PITTSBURGH — Linda and Rick Sustakoski have lived all over the world. His work in the energy industry has taken them to Indonesia, Nigeria and several cities in the United States. When they were choosing their dream home, the couple discussed the amenities and the lifestyle they wanted and came to one conclusion:

“We chose Pittsburgh. It met the criteria. We are both West Virginians and didn’t want grass growing that we couldn’t mow,” he said.

They settled in the North Side’s Deutschtown neighborhood and spent three years renovating their house. What has become their dream house, however, wasn’t the one they came to see. They originally looked at the house next door, but it sold quickly.

“We asked about other properties, and the developer brought us here and said that we could just do a remodel,” Rick. Sustakoski said.

The house, built in 1890, needed so much more than a remodel. “It was in a pretty rough state. It was broken into three apartments, one on each floor and they were all Section 8 rentals,” he said. “Everything in the inside had been pretty much covered up or removed.”

They decided to start with the exterior. “The facade was black. It was still covered in soot. You could not see what the house looked like,” Rick said

A professional cleaning revealed original sandstone with decorative carvings of fairies, stone corbels and lintels, and terra-cotta tile. The old stone front steps were badly worn, so they were removed and reused on an outdoor fireplace in the backyard. Allied Millwork in the Strip District made a new front door and period windows. Heritage Industries custom-made iron flower boxes, window grates and a railing.

Bob Baumbach was the lead architect for the 4,000-square-foot interior renovation. Because there was so little left of the original floorplan, he had a blank slate. And when house historian Carol Peterson told the Sustakoskis that the building was originally a bakery, they had an idea.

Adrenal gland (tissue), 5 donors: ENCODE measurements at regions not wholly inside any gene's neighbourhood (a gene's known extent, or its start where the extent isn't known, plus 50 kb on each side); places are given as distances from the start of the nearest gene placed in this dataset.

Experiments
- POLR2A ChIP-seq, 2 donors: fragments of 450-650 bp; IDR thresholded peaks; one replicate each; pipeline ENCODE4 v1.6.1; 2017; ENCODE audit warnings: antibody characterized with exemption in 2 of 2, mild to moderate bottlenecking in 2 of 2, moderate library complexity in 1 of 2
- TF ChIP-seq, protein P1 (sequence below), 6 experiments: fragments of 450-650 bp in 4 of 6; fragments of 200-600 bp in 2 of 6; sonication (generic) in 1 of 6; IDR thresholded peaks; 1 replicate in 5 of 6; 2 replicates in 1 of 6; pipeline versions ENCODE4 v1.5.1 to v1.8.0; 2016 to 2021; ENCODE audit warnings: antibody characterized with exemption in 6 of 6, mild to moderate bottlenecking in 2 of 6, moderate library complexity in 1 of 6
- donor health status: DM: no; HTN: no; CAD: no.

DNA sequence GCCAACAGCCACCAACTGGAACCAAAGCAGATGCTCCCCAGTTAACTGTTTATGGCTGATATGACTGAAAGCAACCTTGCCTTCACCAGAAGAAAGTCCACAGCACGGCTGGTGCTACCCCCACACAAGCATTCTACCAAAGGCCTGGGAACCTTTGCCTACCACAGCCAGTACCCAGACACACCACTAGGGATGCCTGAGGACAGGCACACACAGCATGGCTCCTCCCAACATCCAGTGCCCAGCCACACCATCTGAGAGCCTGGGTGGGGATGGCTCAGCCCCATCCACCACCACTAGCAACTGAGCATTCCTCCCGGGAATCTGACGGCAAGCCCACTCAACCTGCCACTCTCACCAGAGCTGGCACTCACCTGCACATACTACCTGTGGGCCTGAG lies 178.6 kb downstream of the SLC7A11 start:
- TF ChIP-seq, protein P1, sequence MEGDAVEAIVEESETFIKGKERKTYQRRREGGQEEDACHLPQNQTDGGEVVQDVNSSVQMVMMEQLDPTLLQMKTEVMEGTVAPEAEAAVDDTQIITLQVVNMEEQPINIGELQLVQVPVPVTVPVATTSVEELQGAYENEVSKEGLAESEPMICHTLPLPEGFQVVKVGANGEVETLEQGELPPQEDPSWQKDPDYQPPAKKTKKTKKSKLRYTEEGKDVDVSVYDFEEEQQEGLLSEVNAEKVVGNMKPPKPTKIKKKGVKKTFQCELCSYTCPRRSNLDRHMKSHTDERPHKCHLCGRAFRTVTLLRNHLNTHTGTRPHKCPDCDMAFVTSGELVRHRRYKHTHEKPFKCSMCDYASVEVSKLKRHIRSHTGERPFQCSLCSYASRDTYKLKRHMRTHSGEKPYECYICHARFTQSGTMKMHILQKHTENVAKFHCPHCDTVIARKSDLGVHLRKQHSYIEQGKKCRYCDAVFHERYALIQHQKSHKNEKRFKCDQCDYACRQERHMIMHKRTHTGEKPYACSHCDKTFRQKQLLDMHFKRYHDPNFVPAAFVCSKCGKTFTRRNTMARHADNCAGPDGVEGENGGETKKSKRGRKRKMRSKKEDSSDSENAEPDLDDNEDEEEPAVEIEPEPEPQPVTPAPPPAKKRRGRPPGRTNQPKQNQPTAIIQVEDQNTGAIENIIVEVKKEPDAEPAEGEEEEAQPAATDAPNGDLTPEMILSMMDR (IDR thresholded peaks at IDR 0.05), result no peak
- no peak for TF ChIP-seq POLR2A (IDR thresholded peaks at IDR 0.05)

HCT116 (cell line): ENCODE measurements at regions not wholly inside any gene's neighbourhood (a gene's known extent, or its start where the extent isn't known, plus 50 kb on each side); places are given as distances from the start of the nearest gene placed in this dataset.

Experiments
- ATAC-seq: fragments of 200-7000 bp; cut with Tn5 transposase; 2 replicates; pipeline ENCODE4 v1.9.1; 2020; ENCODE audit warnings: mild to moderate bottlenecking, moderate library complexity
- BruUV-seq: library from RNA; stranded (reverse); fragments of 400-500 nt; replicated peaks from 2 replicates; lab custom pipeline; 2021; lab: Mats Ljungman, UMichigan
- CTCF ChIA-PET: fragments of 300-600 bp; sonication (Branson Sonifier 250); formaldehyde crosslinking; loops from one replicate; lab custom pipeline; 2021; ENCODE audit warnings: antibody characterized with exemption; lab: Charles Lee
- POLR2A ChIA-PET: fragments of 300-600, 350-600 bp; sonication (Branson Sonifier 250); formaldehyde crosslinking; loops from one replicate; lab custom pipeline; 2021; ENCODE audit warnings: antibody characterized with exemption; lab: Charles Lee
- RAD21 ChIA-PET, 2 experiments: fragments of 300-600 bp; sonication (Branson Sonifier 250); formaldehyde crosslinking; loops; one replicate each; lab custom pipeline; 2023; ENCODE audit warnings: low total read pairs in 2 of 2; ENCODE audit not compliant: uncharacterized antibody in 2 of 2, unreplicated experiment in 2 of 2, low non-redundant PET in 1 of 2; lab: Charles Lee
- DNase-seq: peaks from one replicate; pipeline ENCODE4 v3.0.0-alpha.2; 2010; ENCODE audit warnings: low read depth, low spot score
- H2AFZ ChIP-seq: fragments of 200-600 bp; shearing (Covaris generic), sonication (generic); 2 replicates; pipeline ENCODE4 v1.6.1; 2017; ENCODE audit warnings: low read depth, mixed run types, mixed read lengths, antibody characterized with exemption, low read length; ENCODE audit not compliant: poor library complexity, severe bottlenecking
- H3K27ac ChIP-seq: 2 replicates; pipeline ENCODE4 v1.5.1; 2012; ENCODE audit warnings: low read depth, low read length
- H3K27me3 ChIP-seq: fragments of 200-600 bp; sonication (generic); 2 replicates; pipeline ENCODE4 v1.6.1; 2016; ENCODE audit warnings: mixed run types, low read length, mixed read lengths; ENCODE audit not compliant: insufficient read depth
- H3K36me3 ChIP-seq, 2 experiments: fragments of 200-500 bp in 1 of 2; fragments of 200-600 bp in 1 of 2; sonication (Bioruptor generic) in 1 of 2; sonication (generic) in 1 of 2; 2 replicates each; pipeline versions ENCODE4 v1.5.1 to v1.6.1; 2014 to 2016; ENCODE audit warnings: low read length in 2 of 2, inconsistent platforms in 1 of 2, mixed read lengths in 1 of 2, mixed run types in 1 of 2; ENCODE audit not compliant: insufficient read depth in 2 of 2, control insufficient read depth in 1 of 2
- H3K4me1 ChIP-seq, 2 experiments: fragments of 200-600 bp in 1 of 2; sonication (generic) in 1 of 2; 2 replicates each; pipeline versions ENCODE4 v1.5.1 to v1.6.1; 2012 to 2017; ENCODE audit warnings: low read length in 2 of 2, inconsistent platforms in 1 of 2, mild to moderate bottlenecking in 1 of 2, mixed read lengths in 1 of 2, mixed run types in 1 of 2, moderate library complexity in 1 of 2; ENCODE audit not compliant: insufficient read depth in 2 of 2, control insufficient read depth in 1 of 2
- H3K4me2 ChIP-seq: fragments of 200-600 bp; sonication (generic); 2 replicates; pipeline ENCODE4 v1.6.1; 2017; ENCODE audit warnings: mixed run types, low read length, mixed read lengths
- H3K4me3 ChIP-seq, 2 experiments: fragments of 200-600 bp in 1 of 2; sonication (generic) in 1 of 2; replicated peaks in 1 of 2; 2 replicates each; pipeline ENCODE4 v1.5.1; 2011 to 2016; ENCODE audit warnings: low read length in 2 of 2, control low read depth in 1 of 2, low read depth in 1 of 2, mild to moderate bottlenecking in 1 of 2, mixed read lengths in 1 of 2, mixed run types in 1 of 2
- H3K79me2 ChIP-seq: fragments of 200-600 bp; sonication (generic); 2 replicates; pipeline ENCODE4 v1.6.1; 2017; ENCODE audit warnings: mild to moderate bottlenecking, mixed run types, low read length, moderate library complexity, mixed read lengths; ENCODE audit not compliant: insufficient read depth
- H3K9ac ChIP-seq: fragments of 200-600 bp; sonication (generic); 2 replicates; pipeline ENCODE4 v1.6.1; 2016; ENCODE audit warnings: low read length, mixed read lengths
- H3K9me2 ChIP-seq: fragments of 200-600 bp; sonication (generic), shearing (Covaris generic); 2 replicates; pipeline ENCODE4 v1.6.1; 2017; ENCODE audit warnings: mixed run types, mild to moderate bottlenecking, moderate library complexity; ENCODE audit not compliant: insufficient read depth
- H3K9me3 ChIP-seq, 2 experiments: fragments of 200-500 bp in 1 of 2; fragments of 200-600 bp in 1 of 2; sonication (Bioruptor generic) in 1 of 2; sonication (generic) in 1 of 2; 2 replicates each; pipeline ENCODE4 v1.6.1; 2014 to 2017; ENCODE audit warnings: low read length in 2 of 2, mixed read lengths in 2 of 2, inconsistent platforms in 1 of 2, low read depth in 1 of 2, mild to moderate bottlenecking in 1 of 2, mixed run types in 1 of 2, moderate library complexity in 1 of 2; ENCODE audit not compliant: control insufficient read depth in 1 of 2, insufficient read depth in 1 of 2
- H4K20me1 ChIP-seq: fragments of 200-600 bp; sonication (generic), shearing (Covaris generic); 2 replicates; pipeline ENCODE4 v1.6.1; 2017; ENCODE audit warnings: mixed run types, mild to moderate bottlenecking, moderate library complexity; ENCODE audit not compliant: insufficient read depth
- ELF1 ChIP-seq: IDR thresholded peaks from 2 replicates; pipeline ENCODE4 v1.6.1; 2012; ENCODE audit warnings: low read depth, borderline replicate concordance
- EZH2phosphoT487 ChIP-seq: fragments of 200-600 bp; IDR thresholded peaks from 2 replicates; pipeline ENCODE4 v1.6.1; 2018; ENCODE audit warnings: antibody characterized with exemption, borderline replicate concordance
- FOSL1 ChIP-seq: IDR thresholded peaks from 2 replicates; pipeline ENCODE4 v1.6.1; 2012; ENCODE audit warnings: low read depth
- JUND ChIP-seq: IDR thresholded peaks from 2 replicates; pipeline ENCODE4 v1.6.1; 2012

Contractors found what they believed was the original bread oven and exposed it, an homage to history and a centerpiece of a warm, welcoming and modern home. The kitchen is a mix of cabinetry stained in warm oak and persimmon red. The counter tops are granite, and beefy wood corbels add heft.

The star of the show is a red Bertazzoni 48-inch stove with a pot-filling faucet. The kitchen includes a Miele espresso maker and Electrolux convection oven. Refrigerators and freezers by Thermador.

“I researched and chose all of the appliances, even the KitchenAid double-drawer dishwasher that my wife hates,” Rick said. “It’s too short for tall platters and pots.”

Other rooms on the first floor include a TV room, powder room, living room, dining room and pantry. Contractors discovered several fireplaces and a stained-glass window underneath plywood.

The second level has two bedrooms, two full baths, a sitting room and a laundry room. The master suite is on the third floor. The rear bathroom has a multi-jet shower. “The kids call it the car wash because the shower has so many sprays on the walls and above,” he said.

These former suburbanites are loving their urban dream house.

“We’ve always lived in suburbia. You don’t end up really knowing your neighbors. Here, we keep an eye on each other’s properties and we know everyone. We get each other’s mail,” he said.